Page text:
Perhaps Mr S.Weston might have been approached to answer questions about (as it was raised by Mr Twigg) burns care; I a sure many nurses at QEMHC would be more than happy to corroborate his accounts.

Lierbour is shown yet again to fail.

Complain about this post
http://www.bbc.co.uk/blogs/newsnight/2007/01/soldiering_on.html
 
#15
As I have previously said, although in the past, service personnel may have not been treated in a manner that we all would have liked the situation now is much different as both myself and Mrs Worm can say as members of today’s purple medical services. The work that we do is under difficult conditions not only operationally but also in today’s politically fuelled NHS environment, [/quote]

Are you NHS worms or Mil worms then? why are you not looking after mil patients? Why should the NHS affect our quality of care? Do you actually put on a uniform (if you serve) daily and face your client base dressed in that uniform?


What irritates me the most is programs like this that drag in a handful of ex-soldiers from operations such as the Falklands who complain about the care that they have received. Many of these soldiers were treated 25 years ago in military hospitals.
And were obviously shown a better level of care and respect than a worm like you is now prepared to show them. If standards have fallen then its down to the likes of you........incidently everyones busy.......................

The care that we provide today and everyday is the best that we can possibly give and is constantly improving. Recently an reserve service person was treated in Iraq as the care that we were able to provide there was better then what he would have received if back in the UK i.e. twice daily physio sessions.
********, what is being complained about is the level of care post service and role 4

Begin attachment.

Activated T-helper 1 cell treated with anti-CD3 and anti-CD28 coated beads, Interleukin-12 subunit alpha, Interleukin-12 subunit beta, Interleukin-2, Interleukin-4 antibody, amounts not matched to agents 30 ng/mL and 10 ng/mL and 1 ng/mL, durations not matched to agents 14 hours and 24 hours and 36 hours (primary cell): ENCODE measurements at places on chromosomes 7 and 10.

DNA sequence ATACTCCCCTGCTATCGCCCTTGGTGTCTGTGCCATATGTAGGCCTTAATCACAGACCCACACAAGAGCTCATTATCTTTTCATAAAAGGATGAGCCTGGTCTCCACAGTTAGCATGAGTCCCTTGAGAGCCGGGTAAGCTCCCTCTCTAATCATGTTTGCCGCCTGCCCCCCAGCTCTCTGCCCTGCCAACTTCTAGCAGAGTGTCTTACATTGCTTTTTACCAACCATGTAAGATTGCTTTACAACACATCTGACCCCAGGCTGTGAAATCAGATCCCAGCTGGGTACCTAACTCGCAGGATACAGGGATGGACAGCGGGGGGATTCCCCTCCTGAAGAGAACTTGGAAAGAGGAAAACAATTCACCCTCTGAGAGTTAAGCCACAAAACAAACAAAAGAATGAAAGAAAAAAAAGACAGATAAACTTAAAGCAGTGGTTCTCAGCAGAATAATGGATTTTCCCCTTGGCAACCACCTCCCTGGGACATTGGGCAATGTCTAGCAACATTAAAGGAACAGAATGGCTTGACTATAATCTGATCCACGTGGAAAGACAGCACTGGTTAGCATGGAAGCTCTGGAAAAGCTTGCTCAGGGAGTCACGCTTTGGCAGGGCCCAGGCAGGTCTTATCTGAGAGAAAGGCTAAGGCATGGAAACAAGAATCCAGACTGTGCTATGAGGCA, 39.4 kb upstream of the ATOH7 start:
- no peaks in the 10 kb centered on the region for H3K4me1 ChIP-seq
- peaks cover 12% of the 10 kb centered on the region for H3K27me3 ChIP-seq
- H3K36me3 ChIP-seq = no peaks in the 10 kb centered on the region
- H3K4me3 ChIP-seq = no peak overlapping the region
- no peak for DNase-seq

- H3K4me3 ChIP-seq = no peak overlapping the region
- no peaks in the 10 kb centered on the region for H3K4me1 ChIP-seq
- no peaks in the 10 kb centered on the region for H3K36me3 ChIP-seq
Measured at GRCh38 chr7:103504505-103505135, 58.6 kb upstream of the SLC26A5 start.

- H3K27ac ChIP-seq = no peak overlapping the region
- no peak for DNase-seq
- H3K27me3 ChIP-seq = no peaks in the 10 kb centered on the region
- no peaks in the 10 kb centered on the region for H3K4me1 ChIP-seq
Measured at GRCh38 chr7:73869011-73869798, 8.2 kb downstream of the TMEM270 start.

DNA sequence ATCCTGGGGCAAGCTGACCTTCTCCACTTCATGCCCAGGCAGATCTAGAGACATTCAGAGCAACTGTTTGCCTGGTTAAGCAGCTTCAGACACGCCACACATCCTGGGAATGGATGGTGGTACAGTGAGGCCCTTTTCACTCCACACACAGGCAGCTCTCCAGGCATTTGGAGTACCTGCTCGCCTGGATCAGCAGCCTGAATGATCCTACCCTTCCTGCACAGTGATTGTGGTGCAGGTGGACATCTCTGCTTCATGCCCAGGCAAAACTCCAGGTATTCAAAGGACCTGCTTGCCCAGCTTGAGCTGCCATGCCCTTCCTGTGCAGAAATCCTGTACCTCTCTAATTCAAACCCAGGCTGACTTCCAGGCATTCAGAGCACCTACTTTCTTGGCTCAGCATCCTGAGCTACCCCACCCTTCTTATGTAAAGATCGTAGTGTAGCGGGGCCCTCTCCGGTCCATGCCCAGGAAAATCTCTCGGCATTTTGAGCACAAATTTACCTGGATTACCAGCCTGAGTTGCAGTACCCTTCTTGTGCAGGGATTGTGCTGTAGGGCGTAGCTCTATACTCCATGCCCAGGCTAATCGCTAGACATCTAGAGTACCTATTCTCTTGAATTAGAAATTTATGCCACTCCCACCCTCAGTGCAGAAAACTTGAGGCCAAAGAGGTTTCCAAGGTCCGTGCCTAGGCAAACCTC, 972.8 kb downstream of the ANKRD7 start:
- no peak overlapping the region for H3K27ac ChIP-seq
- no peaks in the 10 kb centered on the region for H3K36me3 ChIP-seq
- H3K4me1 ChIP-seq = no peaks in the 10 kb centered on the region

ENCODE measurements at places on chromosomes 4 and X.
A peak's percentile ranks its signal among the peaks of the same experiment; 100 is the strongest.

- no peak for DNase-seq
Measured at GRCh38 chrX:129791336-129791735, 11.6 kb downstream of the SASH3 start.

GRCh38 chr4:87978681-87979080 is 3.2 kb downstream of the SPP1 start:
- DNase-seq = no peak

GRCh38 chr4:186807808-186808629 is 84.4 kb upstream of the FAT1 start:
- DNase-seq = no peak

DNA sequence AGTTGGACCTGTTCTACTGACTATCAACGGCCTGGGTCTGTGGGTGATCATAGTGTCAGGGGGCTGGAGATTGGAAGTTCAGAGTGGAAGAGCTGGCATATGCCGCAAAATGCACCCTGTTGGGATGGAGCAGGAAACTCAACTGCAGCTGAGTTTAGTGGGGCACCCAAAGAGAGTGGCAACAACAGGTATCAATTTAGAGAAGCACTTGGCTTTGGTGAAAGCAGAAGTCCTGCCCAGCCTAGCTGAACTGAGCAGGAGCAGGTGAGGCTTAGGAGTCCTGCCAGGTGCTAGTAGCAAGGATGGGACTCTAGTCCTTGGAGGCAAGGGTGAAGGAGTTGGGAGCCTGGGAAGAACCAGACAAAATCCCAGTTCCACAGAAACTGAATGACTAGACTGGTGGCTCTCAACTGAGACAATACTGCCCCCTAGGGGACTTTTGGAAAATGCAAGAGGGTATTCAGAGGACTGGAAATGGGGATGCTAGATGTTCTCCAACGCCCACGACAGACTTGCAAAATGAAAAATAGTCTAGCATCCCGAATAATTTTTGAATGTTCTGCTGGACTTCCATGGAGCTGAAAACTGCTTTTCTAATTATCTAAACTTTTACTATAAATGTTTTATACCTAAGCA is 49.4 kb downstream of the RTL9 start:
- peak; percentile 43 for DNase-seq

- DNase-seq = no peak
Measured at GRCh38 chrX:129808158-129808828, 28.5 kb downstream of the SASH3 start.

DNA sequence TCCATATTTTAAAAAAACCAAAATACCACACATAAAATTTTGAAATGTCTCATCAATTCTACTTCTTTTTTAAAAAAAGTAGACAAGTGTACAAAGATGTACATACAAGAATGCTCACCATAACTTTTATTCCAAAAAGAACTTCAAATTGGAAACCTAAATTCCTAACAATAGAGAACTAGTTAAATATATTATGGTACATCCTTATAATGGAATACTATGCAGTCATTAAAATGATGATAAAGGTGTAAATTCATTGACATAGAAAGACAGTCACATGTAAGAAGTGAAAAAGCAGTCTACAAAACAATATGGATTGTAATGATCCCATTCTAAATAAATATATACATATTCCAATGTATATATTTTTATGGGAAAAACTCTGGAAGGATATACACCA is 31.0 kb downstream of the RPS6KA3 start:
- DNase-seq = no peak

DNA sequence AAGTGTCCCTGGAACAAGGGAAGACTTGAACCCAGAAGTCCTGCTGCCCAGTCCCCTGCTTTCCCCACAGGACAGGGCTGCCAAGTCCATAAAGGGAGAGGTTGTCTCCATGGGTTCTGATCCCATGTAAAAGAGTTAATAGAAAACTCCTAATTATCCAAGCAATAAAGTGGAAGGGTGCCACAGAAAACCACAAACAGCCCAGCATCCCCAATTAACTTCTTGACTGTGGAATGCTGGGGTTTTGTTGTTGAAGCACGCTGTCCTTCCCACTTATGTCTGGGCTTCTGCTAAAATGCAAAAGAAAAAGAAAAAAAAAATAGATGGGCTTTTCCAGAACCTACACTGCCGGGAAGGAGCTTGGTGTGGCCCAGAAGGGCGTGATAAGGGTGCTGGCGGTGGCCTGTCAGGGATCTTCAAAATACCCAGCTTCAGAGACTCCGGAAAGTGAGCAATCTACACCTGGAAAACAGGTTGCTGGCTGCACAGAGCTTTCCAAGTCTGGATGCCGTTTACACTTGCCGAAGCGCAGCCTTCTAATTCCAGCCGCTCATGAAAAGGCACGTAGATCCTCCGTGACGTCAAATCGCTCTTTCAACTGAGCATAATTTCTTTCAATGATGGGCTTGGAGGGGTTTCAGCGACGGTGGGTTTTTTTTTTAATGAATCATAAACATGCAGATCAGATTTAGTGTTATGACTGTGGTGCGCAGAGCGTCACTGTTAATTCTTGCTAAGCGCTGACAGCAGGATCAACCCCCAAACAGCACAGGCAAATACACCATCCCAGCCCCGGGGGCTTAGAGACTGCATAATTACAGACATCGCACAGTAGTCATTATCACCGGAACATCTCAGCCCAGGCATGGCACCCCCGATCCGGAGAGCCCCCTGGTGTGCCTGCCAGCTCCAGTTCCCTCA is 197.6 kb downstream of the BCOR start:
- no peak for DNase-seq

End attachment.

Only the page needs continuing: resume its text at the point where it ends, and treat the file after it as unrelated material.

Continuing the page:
I have said it before and I will say it again, especially as I work there, Selly Oak is the best place for our troops to be treated if, unfortunately they are wounded.
Worm
Job assured, MRSA under control, security measures in place convenient for late night transports?
 
#16
in the past, service personnel may have not been treated in a manner that we all would have liked the situation now is much different
The work that we do is under difficult conditions not only operationally but also in today’s politically fuelled NHS environment
The care that we provide today and everyday is the best that we can possibly give
I would not seek for one minute to impeach the sentiment expressed in your post. However, the first quote admits the existence of a situation that has long been inadequate while the second articulates the continuance of such difficulties which remain systemic. The two posts taken together may be summarised as saying and saying quite accurately: 'we are providing the best possible care we can within the constraints of the resources available to us."

If that is an accurate assessment then it begs the question, is the situation as it exists at present both adequate and satisfactory?

With respect, I do not think that it is, since the third quote misses one vital but important point:

What irritates me the most is programs like this that drag in a handful of ex-soldiers from operations such as the Falklands who complain about the care that they have received. Many of these soldiers were treated 25 years ago in military hospitals
I must respectfully dissent.

The point missed is the point made in the television report in that the gentleman amputee having lost his leg on OP CORPORATE 25 years ago has ongoing medical needs attributable to his service for which the existing NHS structure is inadequate. There are many hundreds more like him with ongoing medical needs attributable to both that and other prior and subsequent conflicts.

The Minister argues that the justification for the retention of Military hospitals cannot be financially sustained since there are insufficient military casualties who require treatment. He reinforces this argument by distinguishing between those who are entitled to treatment in military hospitals who are serving, and those who are no longer on the active list who lose that right and must therefore rely on the NHS.

The difficulty here is this artificial and arbitrary distinction between two classes of individual who have been injured and who have ongoing medical and psychiatric needs attributable to injuries resulting from armed conflict. All that separates these two artificially distinguished groups is the 'flash-to-bang' time!